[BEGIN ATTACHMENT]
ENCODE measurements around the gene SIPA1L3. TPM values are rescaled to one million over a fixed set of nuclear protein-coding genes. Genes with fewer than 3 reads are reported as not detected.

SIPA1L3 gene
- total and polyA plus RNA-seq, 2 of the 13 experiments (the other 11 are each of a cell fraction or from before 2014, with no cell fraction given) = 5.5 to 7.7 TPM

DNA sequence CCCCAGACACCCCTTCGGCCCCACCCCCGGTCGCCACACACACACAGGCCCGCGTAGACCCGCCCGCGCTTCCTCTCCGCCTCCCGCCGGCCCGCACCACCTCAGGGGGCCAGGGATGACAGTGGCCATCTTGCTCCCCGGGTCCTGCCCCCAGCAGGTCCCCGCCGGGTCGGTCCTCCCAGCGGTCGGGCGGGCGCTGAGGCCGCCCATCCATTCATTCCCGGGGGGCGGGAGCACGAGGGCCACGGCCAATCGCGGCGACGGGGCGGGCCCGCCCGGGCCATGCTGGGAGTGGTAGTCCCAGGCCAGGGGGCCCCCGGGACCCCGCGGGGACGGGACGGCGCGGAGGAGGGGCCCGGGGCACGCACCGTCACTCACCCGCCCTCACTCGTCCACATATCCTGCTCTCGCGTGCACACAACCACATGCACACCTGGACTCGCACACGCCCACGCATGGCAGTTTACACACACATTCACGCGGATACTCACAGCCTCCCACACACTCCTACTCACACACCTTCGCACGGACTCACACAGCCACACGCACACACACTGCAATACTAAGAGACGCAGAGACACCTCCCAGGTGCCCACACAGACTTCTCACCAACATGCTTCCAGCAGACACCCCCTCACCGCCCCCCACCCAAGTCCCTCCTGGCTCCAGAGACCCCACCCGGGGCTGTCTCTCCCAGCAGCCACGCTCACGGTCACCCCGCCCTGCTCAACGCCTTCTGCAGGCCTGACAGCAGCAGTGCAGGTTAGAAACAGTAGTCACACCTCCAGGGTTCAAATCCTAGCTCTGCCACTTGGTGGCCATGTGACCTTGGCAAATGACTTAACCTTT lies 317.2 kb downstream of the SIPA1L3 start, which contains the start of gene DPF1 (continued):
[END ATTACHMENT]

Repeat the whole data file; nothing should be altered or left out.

ENCODE measurements around the gene SIPA1L3. TPM values are rescaled to one million over a fixed set of nuclear protein-coding genes. Genes with fewer than 3 reads are reported as not detected.

SIPA1L3 gene
- total and polyA plus RNA-seq, 2 of the 13 experiments (the other 11 are each of a cell fraction or from before 2014, with no cell fraction given) = 5.5 to 7.7 TPM

DNA sequence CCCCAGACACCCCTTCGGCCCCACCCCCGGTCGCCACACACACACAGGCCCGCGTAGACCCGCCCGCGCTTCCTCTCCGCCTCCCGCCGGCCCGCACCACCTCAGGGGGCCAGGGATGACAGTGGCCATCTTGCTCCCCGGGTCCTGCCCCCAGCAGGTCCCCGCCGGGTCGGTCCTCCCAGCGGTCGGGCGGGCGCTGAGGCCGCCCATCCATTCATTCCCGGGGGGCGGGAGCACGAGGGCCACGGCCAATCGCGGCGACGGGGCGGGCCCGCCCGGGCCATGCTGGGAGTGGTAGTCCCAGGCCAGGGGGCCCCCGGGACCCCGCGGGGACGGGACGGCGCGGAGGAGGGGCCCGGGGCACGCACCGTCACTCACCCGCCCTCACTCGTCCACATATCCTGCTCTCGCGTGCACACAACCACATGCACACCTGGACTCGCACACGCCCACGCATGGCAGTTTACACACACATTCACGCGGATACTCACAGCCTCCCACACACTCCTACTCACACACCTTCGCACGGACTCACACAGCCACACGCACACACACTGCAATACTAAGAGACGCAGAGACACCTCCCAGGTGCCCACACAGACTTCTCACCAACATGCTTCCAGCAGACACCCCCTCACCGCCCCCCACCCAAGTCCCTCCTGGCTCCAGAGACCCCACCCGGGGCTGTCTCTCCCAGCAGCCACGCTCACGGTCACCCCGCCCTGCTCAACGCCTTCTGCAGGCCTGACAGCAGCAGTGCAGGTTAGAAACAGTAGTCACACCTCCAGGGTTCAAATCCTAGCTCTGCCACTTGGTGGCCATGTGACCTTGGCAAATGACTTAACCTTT lies 317.2 kb downstream of the SIPA1L3 start, which contains the start of gene DPF1 (continued):